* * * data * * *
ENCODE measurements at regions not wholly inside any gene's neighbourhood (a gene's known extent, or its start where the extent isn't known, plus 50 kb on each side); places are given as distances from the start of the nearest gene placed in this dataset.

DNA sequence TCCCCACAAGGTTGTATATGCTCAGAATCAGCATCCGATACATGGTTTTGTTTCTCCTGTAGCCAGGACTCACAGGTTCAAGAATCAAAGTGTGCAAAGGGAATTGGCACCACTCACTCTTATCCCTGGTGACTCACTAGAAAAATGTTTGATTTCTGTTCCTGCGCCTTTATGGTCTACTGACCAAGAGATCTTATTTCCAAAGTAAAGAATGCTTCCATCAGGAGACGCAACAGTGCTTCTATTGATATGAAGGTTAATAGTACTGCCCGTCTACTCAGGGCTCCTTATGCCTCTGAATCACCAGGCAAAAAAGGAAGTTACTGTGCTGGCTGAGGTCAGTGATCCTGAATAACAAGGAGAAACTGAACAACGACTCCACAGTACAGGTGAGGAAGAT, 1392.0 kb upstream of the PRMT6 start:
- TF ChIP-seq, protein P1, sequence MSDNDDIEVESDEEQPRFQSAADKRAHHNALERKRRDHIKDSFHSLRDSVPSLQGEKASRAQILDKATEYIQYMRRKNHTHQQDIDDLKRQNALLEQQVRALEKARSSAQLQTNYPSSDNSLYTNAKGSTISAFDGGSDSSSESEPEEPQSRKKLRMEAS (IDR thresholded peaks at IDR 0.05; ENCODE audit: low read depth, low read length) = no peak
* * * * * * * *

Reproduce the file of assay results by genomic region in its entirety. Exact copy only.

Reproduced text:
ENCODE measurements at regions not wholly inside any gene's neighbourhood (a gene's known extent, or its start where the extent isn't known, plus 50 kb on each side); places are given as distances from the start of the nearest gene placed in this dataset.

DNA sequence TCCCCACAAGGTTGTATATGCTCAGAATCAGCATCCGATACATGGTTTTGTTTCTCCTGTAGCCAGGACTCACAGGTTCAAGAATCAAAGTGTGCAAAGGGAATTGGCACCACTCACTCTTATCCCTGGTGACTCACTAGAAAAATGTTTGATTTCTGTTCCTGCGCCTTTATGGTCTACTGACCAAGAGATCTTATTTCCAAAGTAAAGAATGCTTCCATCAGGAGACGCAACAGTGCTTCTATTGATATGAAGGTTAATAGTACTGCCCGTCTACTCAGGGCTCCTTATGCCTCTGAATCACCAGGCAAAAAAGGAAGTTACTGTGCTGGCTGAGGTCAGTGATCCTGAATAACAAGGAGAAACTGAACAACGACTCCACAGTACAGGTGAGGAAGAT, 1392.0 kb upstream of the PRMT6 start:
- TF ChIP-seq, protein P1, sequence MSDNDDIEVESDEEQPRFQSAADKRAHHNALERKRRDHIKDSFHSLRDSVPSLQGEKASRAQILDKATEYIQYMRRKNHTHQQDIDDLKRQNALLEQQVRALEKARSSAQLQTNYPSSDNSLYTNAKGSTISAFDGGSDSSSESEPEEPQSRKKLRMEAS (IDR thresholded peaks at IDR 0.05; ENCODE audit: low read depth, low read length) = no peak